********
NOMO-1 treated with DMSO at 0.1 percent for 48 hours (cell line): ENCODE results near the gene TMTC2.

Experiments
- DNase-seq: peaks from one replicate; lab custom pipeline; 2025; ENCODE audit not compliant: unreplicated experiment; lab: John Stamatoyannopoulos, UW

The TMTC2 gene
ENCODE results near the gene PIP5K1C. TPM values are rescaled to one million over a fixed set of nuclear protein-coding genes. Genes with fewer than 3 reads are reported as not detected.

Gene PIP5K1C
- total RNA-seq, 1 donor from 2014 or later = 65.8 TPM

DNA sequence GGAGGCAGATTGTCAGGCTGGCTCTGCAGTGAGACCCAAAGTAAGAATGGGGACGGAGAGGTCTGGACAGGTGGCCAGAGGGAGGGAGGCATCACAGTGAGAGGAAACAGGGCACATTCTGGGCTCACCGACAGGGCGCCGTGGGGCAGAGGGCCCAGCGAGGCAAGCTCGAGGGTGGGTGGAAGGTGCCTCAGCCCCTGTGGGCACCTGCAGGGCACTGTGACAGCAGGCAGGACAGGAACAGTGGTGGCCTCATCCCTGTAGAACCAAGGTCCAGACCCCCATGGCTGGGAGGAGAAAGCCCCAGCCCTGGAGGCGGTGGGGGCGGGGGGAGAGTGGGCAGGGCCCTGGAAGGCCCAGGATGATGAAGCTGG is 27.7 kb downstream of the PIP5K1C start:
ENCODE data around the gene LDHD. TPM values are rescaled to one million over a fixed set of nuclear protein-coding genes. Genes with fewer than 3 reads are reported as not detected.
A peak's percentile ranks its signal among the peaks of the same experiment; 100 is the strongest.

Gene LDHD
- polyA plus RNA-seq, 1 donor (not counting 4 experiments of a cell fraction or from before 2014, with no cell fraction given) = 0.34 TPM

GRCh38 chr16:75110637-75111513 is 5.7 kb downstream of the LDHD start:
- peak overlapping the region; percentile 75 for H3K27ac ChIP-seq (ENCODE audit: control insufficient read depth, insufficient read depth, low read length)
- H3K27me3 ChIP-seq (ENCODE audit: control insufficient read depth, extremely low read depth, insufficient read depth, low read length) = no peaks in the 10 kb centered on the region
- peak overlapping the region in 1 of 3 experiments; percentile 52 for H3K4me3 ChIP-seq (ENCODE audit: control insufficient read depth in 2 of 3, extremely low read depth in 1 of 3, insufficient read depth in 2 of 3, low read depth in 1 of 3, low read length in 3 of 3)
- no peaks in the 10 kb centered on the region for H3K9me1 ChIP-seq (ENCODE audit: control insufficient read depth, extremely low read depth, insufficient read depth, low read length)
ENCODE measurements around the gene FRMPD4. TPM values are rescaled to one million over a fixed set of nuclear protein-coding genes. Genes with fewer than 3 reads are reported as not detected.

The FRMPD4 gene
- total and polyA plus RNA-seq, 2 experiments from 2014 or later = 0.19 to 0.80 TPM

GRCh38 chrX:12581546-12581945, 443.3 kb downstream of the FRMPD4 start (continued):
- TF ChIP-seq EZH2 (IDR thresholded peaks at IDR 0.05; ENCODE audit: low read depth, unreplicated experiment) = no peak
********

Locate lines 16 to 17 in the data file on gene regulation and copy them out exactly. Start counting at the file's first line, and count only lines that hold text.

- peak overlapping the region in 1 of 3 experiments; percentile 52 for H3K4me3 ChIP-seq (ENCODE audit: control insufficient read depth in 2 of 3, extremely low read depth in 1 of 3, insufficient read depth in 2 of 3, low read depth in 1 of 3, low read length in 3 of 3)
- no peaks in the 10 kb centered on the region for H3K9me1 ChIP-seq (ENCODE audit: control insufficient read depth, extremely low read depth, insufficient read depth, low read length)